Product at Work: Blackmagic Design Atem 1 M/EIncreasingly switchers play a role in pro AV. Our industry needs small, affordable options for non-standard applications. 12/21/2011 6:46 AM Eastern
Product at Work: Blackmagic Design Atem 1 M/E
Dec 21, 2011 11:46 AM
Increasingly switchers play a role in pro AV. Our industry needs small, affordable options for non-standard applications; our users are not broadcasters in the traditional sense. In 2009, a 37-year-old broadcast company, Echolab, debuted the ingenious Atem switcher—and then closed in mid-2010 before they could realize its full potential. Coincidentally, Echolab’s retired co-founder Ted Whittaker (who also co-founded Broadcast Pix) died a few months later, and the Atem found a new home at Blackmagic Design.
The Atem 1 M/E production switcher is a broadcast-quality SDI switcher with HD and SD switching capabilities, as well as effects and graphics. At $2,500, it comes in a 2RU size and includes eight total inputs (four SDI and four HDMI) and SDI, HDMI, and analog outputs including down-converted SDI output and USB 3.0.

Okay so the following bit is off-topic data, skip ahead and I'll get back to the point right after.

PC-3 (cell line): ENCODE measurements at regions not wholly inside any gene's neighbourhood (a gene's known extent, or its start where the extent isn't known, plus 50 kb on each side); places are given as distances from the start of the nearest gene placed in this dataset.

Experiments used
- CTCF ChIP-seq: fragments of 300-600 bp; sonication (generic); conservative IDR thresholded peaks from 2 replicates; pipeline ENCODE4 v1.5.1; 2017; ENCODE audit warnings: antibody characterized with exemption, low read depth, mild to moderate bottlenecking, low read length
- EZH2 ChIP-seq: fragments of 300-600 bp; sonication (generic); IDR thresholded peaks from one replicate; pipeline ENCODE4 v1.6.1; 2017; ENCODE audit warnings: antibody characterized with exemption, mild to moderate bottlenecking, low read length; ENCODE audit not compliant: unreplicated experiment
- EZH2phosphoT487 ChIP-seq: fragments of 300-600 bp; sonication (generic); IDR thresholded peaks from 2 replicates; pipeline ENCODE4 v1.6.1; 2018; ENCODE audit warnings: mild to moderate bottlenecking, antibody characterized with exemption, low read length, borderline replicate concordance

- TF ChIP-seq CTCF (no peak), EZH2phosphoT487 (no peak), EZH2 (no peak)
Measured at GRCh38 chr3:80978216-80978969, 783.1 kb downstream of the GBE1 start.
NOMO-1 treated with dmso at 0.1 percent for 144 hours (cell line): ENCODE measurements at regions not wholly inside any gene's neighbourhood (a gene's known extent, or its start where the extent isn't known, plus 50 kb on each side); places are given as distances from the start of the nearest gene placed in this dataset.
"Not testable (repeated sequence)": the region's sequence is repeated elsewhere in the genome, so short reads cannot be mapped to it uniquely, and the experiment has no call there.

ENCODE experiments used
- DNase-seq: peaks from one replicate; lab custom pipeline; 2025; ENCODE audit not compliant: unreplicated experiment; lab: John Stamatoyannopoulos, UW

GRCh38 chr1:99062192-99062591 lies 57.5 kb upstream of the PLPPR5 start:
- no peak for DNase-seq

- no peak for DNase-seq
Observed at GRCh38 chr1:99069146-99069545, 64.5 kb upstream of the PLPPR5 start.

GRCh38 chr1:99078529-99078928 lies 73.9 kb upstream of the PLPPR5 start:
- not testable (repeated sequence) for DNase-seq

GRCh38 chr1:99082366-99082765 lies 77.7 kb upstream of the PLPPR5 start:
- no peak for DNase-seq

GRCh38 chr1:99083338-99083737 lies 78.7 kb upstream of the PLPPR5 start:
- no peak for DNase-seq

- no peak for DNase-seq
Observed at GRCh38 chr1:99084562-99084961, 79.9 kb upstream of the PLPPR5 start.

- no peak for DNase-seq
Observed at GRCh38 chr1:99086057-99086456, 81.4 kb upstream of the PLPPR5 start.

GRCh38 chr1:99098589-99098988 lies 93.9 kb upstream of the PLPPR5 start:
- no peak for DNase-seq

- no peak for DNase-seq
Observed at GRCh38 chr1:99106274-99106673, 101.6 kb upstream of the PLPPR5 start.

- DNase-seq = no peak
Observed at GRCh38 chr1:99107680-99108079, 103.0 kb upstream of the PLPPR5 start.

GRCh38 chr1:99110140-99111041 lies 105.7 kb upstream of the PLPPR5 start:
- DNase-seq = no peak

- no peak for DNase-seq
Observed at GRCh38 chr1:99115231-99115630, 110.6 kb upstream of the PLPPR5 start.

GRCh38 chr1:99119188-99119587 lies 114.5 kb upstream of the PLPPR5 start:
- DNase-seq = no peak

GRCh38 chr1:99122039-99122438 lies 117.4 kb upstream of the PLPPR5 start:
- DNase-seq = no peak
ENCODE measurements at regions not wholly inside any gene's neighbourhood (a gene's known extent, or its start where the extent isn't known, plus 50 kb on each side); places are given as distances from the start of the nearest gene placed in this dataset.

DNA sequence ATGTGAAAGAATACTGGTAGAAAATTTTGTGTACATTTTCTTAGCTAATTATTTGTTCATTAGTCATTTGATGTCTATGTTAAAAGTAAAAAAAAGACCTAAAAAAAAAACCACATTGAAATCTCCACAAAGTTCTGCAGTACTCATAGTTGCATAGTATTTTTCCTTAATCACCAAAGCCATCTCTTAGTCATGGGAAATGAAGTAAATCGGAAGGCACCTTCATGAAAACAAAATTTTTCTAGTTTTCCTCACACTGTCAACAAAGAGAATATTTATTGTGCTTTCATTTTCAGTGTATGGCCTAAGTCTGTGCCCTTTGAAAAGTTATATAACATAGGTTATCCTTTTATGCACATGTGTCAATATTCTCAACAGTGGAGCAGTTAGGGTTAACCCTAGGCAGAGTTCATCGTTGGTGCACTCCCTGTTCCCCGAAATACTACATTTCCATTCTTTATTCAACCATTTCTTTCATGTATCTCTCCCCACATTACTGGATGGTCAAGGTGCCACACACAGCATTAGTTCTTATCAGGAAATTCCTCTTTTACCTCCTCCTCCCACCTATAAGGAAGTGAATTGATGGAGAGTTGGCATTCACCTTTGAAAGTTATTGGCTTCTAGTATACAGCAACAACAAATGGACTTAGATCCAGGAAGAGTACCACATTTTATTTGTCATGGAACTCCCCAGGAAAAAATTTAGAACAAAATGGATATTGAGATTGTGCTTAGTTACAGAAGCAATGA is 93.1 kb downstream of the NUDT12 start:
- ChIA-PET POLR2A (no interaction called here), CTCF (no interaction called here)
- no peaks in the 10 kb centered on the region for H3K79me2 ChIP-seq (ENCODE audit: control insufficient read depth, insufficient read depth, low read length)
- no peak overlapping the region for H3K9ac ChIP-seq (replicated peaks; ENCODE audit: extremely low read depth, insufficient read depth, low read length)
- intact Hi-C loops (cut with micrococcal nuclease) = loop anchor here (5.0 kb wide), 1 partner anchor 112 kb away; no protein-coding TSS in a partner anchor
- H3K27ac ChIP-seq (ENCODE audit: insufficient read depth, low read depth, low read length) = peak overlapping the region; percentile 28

We’re going to look at two very different applications of the switcher. In one application, the Atem plays a research role in helping scientists analyze and present data at sea; in the other, the Atem is the centerpiece of an affordable production truck for regional users.
Switcher at Sea
Late last summer, the 274ft. research vessel Thomas G. Thompson, left Seattle on the Visions ’11 expedition, a co-venture with the National Science Foundation’s Ocean Observatories Initiative (OOI) and the University of Washington’s School of Oceanography. The expedition was to continue the ongoing installation of OOI’s high-power/high-bandwidth-cabled ocean observatory. This networked infrastructure of science-driven sensor systems measures the physical, chemical, geological, and biological variables in the ocean and seafloor and collects data as well as video from cameras on the floor of the Pacific.